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Together, the people, the place and the passion for providing an extraordinary, engaging life for our residents and the remarkable staff who serve them, are at the heart of what makes Ingleside at King Farm a very special place.

King Farm Blog

IKF Blog
Posted: Thursday, January 29, 2015

Retirement is a time to pursue new and old interests

blog-BarbMurry.jpgAn old song by Jim Croce has a line that goes, “There never seems to be enough time to do the things you want to do once you find them.”
 
That song was so meaningful to one Ingleside at King Farm resident that she picked it as the music for an ice-skating routine. It also resonates with the reasons why Barbara and her husband, Bill, picked Ingleside at King Farm for retirement living.
 
Barbara, who started skating when she was 62, isn’t about to give up her favorite sport now that she’s in her mid 70’s and retired. Fortunately, there are three rinks near the community and she now lives much closer to her coach who partners her in ice dancing. The Jim Croce song, “Time in a Bottle,” is the music for their free dance routine.
 
Barbara grew up in Wilmington, Del. and majored in religious studies at Wellesley College. She then got a master of theology degree, intending to be a campus minister, and met Bill while she was in seminary. Later Barbara decided she wanted to work more closely with students, got a doctoral degree in Guidance and Counseling, and went on to serve as academic advisor and career counselor at the Universities of Maryland and Chicago.
 
While Barbara had always been a fan of figure skating, it never occurred to her to try it for herself until, while she was working at the University of Chicago, she watched as an ice rink was built right next to her building. When a friend mentioned that he was working with an ice skating coach there, she asked for an introduction and was permanently hooked.
 
After a couple of years, Barbara was good enough to qualify for the adult Nationals, an annual competition that attracts over 400 skaters from across the country. She competed six times, winning three gold medals for her technical programs and one gold for an interpretive program—a Spanish flamenco dance.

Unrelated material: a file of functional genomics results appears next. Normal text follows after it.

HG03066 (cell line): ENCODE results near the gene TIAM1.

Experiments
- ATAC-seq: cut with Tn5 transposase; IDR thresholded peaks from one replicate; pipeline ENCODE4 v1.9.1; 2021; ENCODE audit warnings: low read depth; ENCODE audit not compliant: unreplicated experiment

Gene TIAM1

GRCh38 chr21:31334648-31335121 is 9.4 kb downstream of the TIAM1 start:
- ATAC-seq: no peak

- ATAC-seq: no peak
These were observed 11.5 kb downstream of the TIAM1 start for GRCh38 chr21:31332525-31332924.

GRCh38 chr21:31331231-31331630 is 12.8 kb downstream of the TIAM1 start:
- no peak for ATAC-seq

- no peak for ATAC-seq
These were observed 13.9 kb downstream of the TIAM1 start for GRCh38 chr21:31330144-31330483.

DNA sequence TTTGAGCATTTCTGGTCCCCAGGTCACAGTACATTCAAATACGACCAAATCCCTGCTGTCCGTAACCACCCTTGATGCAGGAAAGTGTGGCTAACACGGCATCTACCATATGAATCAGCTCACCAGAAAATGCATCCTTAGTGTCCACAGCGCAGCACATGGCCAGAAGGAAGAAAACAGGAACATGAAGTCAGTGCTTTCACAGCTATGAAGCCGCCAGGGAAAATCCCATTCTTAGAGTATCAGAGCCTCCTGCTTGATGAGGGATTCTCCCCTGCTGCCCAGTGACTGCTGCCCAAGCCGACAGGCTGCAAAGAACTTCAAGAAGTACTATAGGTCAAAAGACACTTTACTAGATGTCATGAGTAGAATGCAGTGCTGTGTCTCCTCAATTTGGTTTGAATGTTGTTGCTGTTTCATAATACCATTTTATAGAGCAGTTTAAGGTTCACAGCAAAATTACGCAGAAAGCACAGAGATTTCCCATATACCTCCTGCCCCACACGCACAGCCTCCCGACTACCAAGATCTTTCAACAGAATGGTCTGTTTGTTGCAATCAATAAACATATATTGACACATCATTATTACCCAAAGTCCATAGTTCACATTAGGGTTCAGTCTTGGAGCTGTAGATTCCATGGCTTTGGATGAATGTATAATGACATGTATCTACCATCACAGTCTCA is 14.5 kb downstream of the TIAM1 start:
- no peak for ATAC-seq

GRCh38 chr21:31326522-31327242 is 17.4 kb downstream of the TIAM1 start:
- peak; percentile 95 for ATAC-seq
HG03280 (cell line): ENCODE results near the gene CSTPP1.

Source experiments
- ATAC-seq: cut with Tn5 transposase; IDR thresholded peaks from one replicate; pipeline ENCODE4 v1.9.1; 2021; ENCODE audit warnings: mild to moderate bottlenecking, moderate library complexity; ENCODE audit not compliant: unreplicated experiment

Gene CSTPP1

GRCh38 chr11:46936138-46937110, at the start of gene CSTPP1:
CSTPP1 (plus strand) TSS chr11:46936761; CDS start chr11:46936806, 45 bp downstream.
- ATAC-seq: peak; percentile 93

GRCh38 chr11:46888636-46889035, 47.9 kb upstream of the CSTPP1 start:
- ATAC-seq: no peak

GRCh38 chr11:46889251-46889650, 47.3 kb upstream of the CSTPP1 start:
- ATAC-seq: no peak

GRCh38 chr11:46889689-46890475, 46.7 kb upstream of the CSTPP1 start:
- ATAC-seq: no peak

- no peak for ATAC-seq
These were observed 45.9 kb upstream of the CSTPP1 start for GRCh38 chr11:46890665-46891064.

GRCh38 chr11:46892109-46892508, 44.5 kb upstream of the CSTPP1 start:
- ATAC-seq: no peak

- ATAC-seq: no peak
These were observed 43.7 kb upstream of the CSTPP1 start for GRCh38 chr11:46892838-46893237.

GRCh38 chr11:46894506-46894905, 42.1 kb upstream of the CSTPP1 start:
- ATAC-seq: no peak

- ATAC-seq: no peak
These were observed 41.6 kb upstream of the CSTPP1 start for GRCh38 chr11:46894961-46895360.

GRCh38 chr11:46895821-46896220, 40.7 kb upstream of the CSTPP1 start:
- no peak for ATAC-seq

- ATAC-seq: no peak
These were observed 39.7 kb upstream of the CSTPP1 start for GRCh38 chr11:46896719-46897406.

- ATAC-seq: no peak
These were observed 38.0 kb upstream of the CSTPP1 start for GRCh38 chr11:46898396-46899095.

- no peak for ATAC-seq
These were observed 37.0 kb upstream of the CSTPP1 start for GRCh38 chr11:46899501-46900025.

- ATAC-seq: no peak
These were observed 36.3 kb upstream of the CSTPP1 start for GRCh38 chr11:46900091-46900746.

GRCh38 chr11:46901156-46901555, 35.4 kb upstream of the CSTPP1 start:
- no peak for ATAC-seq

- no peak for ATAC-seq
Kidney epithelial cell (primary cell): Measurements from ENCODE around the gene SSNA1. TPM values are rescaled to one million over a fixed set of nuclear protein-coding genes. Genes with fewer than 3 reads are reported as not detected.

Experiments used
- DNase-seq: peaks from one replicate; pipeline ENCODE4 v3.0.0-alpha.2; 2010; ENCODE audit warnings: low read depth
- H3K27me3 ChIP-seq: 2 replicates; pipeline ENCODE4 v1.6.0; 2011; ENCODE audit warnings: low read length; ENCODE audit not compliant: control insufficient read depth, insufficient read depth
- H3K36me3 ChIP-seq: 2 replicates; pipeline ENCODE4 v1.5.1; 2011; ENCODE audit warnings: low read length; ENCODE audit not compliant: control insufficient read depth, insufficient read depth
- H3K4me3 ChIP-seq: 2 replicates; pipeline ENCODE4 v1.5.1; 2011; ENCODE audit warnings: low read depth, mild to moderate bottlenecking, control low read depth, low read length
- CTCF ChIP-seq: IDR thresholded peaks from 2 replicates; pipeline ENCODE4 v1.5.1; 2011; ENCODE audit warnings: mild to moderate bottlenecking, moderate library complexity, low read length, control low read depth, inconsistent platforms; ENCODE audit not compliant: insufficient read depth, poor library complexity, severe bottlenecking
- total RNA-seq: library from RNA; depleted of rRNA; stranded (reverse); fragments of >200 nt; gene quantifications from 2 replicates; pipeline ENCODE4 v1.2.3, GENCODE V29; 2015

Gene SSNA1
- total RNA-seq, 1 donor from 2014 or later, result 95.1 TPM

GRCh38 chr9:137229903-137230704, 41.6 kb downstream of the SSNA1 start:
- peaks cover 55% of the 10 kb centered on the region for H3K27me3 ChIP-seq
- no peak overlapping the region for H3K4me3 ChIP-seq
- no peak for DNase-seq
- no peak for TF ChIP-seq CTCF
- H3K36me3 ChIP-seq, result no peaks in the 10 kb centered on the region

Barbara says skating has taught her a lot.  Besides keeping her in shape, “I’ve learned that I have courage. I’m a bit of a daredevil, and I’m more of an artistic personality than I ever gave myself credit for,” she says.
 
Eighteen months ago, the Murrys decided they were tired of taking care of their home in Annapolis and began looking for a place to retire.  Moving into a continuing care retirement community “was something we thought we would do some day,” Barbara says. “My sister had moved into a similar community. That got me thinking about it. I talked to a resident here who is member of our church.”
 
 
She visited Ingleside at King Farm and was impressed by the very large, spacious and light-filled living spaces. She liked that everyone was in one building, where she and Bill could easily get to know people. That was especially important for Bill, who is more introverted.  What really set the community apart for Barbara is the full range of health care services available in the same building.  “I’m a long way from worrying about that, but it’s good to know that if either of us needs more care, we can just get on the elevator and go upstairs. There’s no separation; we’re still part of the same community.” (You can learn more about continuing health care here.)
 
Barbara also was impressed by the quality of the staff at IKF.  “It’s a family,” she says. “There’s collaboration between the staff and the residents that is remarkable—it’s a mutual respect and affection. They are sincerely fond of the residents.”
 
Now that home upkeep is a thing of the past and their health care needs are taken care of, Bill and Barbara are free to enjoy the many opportunities and activities that Ingleside at King Farm provides. Bill likes to spend his days reading and writing, but he has gotten involved in the community by giving a lecture, leading monthly discussion groups on religious humanism, and joining the Lecture Committee.  Besides her daily sessions at the ice rink, Barbara serves on the Volunteer Committee and has rediscovered playing the piano. She now gives regular little concerts for Assisted Living residents and plays once a month for vespers services.
 
“That’s the kind of thing that happens,” she says. “New interests surface and old ones get re-ignited.”
 
Barbara encourages people who are thinking about retirement to visit Ingleside at King Farm.
 
“If you said to me it’s something I’d like to do it but I’m ready yet, I’d ask, what are you waiting for? You want to do it when you are young and able enough to enjoy it. The main thing I say is: Don’t think about what you have to give up. Think about what you will gain. The things you’re going to lose are a lot of headaches and lot of possessions you don’t need.
 
“If you say, I don’t want to be around bunch of old people, I say, look at me! Am I an old person? When you get to know us, we don’t seem so old.”

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